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Calling a drive with different-density platters a member of the same "family" as some drives that DO share that characteristic strikes me as cheating.

It also suggests to me - since the 66GB/platter drive probably won't be the volume seller in the lineup - that some of the smaller drives will probably end up with 66GB platters sooner or later. Will that result in a re-classification of the product, a LOT of places to re-map bad sectors or just a bunch of unused space on some of the disks?

I'm also not clear whether this product will be available in ATA133. Is it SATA only or not?

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The way I see it there are two possibilities.

One: use the same media and heads, but physically write more tracks for the 66 GB/platter versions vs. the 60 GB/platter version. Tweak the track width slightly or something (just a guess on my part).

Two: write all drives to the same TPI and format, but "hide" some of the capacity, depending on which type you need.

I'm not sure which would be easier to implement. If the latter is true, it almost sounds like there ought to be a way to "hack" said drive and free up the previously untapped space. If the former is true, then there is no untapped space, since the tracks were never written in the first place.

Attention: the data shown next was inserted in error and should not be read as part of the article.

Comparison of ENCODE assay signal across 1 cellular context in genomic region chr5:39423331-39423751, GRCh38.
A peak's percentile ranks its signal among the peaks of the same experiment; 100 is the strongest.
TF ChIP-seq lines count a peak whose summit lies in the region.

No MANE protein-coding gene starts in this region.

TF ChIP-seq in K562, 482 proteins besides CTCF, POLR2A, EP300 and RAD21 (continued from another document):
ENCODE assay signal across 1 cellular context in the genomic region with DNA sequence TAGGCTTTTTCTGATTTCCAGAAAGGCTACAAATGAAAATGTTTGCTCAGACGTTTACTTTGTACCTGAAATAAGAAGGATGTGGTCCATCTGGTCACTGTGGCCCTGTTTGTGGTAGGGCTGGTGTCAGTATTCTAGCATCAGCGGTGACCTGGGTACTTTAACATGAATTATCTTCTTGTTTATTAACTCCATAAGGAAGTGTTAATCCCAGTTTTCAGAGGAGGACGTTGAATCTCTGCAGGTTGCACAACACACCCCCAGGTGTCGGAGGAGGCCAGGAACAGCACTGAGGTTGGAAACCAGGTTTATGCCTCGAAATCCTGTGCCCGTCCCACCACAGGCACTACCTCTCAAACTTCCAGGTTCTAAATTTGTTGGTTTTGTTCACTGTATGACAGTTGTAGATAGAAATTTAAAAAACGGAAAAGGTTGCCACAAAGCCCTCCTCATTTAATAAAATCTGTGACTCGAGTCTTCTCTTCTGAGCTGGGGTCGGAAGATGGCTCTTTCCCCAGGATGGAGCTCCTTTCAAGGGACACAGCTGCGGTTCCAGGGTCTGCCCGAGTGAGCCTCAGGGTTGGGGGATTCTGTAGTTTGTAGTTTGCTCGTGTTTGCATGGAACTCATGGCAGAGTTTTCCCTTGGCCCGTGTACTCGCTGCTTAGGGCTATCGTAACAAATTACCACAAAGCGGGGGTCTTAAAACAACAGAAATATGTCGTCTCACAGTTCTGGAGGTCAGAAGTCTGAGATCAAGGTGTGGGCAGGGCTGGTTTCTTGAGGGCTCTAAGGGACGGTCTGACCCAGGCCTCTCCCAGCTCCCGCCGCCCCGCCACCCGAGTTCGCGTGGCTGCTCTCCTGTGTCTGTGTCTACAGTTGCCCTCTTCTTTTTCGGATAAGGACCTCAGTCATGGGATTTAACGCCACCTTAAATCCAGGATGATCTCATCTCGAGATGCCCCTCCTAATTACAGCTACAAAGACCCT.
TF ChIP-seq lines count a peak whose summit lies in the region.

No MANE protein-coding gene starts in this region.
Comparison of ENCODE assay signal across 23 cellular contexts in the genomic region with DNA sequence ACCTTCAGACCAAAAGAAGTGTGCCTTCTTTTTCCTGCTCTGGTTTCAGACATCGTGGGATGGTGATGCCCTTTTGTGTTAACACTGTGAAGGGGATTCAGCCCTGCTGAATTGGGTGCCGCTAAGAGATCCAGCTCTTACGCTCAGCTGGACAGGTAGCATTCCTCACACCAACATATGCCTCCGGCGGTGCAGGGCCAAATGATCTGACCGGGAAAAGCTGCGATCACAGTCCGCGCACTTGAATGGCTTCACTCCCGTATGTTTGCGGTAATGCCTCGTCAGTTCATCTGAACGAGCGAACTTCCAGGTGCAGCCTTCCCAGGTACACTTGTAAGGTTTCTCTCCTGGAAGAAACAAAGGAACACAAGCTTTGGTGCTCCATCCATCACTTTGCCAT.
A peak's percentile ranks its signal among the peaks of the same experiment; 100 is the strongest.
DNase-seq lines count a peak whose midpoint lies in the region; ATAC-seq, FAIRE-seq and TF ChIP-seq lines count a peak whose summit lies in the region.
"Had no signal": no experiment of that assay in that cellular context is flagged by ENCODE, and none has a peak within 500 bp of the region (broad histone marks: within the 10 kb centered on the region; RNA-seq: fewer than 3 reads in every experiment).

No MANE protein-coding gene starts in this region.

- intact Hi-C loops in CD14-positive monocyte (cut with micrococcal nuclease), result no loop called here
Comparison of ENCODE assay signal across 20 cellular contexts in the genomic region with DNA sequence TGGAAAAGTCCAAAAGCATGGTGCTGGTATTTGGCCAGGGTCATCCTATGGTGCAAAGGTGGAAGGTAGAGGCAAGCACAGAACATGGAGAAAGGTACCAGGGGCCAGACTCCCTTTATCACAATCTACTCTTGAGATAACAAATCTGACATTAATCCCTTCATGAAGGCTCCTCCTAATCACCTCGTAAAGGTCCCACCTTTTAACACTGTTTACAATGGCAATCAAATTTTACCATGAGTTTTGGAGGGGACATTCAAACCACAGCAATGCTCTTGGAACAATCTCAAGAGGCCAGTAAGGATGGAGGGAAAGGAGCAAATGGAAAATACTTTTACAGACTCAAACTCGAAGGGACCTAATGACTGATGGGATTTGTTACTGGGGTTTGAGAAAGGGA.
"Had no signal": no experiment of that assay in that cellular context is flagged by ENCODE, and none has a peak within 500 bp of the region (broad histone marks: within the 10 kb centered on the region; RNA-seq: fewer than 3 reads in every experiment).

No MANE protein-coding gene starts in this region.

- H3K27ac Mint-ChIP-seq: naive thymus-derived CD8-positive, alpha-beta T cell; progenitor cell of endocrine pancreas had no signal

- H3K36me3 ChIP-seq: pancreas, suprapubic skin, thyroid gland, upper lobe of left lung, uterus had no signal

WD's being awfully vague about what type of interface it has. I doubt it's an ATA133 interface, but then that means they either have serial ATA or ATA100 w/ 48 bit addressing. From a marketing standpoint, wouldn't you want to tout the fact that you have serial ATA? :?

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In the first case, could that not lead to a case similar to the 75GXP, where the "flagship" drive is also considered the least reliable. I'd think that if tolerances suggested that the platters nominally get used for 60GB, then that's how they'd get used.

Interface curiousity is killing me here. I know that anything that supports Ultra-ATA is in theory upgradable to support 48-bit addressing but the only hardware I've seen with that support has been Promise ATA-100 cards.

And yes, I'd like to hear about SATA from a company other than Seagate.

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Couldn't this be an explanation for the 200GB size?

http://www.pcworld.com/news/article/0,aid,...n062502X,00.asp

More Per Platter

The 60GB-per-platter (30GB per side) Barracuda ATA V drives represent another major leap in areal density on hard drives, as the highest previous capacity per drive platter was 40GB (20GB per side).

The advantages of higher densities include lower drive prices and better overall durability, Paulsen says. Prices go down because a huge 120GB drive can be made with just two platters instead of three or more, which means fewer parts in the drive. Fewer moving parts means fewer things that can go wrong inside the drive, which means the drives should last longer, he notes.